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How much movement does your wrist need to turn on the time? I’ve been sold on the AW since last September but, that’s the one thing that nags me.

Also, when I was checking it out at an Apple Store, I forgot to check which dawn/dusk times the solar face gives—civil, nautical, or astronomical.
 

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How much movement does your wrist need to turn on the time? I’ve been sold on the AW since last September but, that’s the one thing that nags me.

Also, when I was checking it out at an Apple Store, I forgot to check which dawn/dusk times the solar face gives—civil, nautical, or astronomical.
To OP, congrats and enjoy.
Curious to read your thoughts in a month.

I struggled at times to get it to wake up. Biggest issue for me that ticked me off was I work standing up yet it would regularly remind me it's time to stand up.
 

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Nice to hear your thoughts, and similarly interested to read your comments after a month of ownership.

I had the AW on all day and charging at night when I first got it. After a few weeks, I wore it less. Now I'm wearing it at work and reserving week nights/weekends for traditional watches. I think it's because the AW is most useful when I'm busy at work, plus the allure of beautiful mechanicals wins me back!

Activating the watch has been a constant annoyance. I think it fails 20% of the time. Some times it makes sense (i.e. walking with both arms straight down and carrying stuff, and want to look at time/next meeting location), other times it doesn't. I'm hopeful this will improve with software updates.

Tactic engine has been great (silent alarms and notifications in meetings are awesome), but I could never decipher between turning left/right with maps (maybe I'm wearing it too loose). But getting the tap and raising my arm to see turn left/right works well for my needs.

I've since turned dictation off for the reasons you mentioned (noises environments). But I find sending voice messages to be really useful.

Apple Pay is awesome, wish more stores take it!

3rd party apps are slow so I've uninstall them all. Will try again later with watchOS 2.

Het Siri also seems to fail more often than note. Disappointing, but again software updates should fix it.

But overall, I'm pleased with the AW this far, and looking forward to new updates going forward! Pleased enough to be trying out the Link bracelet, which almost costs as much I as the SS AW itself...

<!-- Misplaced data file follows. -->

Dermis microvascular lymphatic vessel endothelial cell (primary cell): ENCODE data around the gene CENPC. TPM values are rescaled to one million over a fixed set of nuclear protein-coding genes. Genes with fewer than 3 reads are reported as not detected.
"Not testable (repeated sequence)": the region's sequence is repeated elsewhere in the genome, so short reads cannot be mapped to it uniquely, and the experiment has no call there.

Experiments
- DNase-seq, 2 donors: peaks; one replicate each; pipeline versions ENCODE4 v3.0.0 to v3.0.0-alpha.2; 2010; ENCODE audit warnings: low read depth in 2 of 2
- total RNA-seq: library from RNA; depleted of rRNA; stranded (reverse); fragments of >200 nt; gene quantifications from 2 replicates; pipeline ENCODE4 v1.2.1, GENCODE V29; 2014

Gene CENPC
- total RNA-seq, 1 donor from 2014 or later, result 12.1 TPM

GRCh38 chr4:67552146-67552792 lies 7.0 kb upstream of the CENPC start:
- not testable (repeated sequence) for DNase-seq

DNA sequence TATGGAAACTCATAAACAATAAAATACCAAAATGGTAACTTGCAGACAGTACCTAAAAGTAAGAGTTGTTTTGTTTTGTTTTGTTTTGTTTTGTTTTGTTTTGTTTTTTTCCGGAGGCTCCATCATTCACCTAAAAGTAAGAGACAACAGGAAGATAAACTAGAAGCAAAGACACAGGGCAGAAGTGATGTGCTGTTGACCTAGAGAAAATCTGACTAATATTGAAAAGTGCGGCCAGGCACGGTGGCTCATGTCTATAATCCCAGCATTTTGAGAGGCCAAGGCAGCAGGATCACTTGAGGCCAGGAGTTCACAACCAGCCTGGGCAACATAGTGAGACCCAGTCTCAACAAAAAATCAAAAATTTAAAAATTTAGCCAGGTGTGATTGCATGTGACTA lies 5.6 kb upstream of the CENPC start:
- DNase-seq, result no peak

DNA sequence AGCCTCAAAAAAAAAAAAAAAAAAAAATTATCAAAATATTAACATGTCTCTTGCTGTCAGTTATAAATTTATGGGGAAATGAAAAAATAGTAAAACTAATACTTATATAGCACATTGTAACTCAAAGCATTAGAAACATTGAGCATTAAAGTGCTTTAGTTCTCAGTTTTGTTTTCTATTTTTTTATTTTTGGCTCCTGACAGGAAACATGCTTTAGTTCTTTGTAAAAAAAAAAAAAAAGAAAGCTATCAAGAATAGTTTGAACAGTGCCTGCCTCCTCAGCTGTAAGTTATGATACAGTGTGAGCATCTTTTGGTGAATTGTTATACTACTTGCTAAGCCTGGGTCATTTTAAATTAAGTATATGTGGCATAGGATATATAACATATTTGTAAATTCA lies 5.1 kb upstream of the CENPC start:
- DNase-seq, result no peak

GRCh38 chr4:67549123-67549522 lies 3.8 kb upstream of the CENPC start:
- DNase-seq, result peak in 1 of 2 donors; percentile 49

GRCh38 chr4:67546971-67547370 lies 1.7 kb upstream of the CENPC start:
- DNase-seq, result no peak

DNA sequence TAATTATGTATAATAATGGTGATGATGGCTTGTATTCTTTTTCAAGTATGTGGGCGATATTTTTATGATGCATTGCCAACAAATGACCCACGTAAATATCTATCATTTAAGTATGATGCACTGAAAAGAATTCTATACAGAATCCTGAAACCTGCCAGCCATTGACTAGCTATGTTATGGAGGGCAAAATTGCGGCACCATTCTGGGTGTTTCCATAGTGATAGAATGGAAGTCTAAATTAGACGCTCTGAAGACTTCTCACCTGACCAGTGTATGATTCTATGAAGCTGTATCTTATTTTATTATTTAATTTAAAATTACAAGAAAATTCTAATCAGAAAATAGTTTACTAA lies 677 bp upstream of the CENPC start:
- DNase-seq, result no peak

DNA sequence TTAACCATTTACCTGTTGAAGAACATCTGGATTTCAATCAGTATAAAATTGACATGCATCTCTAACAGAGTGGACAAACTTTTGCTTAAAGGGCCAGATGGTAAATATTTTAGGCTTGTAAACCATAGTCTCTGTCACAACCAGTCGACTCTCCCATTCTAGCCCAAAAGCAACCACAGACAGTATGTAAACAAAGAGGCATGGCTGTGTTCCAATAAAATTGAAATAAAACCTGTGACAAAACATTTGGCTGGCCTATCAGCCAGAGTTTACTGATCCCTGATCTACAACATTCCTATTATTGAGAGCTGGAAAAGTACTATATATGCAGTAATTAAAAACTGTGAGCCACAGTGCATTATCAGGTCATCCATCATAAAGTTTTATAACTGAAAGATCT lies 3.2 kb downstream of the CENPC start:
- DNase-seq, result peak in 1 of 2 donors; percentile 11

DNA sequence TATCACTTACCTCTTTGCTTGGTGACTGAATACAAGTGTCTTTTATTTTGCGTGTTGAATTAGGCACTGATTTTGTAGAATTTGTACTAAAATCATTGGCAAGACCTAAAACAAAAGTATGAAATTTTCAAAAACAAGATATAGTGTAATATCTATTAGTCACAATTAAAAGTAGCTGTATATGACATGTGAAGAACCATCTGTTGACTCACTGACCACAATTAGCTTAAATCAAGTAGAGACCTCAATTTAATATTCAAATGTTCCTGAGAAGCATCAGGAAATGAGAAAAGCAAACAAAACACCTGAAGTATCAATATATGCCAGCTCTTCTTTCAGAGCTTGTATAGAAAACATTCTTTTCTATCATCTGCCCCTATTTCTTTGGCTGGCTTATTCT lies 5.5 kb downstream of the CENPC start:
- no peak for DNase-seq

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Discussion Starter #5
How much movement does your wrist need to turn on the time? I’ve been sold on the AW since last September but, that’s the one thing that nags me.
What matters more seems to be the angle from the elbow to the hand. That is, the closer that the hand and elbow are at the same level, the easier it is to activate the display. If you hold your hand high, like you're waving at someone or you're holding a phone in front of your face, it just will not activate.

It also stays dark if I slowly move it. I can turn it to face me and remain dark if I move carefully enough.

But, think of how you would usually glance at a watch. You wonder, "Hey, what time is it? Lemme check real quick," and turn your wrist -- and STOP, even if briefly.

It's that STOP which triggers the display. It will turn on even if it's angled away from me, to maybe 30° past horizontal. That is, if my hand isn't raised too high.

Also, when I was checking it out at an Apple Store, I forgot to check which dawn/dusk times the solar face gives—civil, nautical, or astronomical.
Oh, I have no idea. My guess is it plucks the times from the Weather app.
 

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Discussion Starter #6
Tactic engine has been great (silent alarms and notifications in meetings are awesome), but I could never decipher between turning left/right with maps (maybe I'm wearing it too loose). But getting the tap and raising my arm to see turn left/right works well for my needs.
Yeah, might be too loose to feel the taps reliably.

That's a quandary, though, isn't it? Just loose enough to let my wrist breathe, and the watch head bounces, making phantom taps; tighter to feel each tap, and it's just that much too tight.

In my car, which rides a little stiffer than most, road bumps sometimes masked the Watch's taps.

An infinitely adjustable strap like the Milanese Loop would be a great solution. Ahem. *cough*anniversary-gift*cough*
 

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Now that I think about it, this is how my wife and I communicate while we're walking and holding hands; changing direction or stepping off for a green light, we tap each other with our fingers.
How do you communicate while you are walking with your mother-in-law?
 

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Discussion Starter #9
Adding to my own thread --

I'm on a business trip this weekend, and last night was an overnight bus ride. We had power outlets at our seats, so I was able to keep my phone and Watch charged up… but there's no good way to keep the Watch's charging puck securely attached. I happened to have one of those office binder clips, so I clipped the cord to my sweatshirt and held the Watch in my lap. At least it charges very quickly.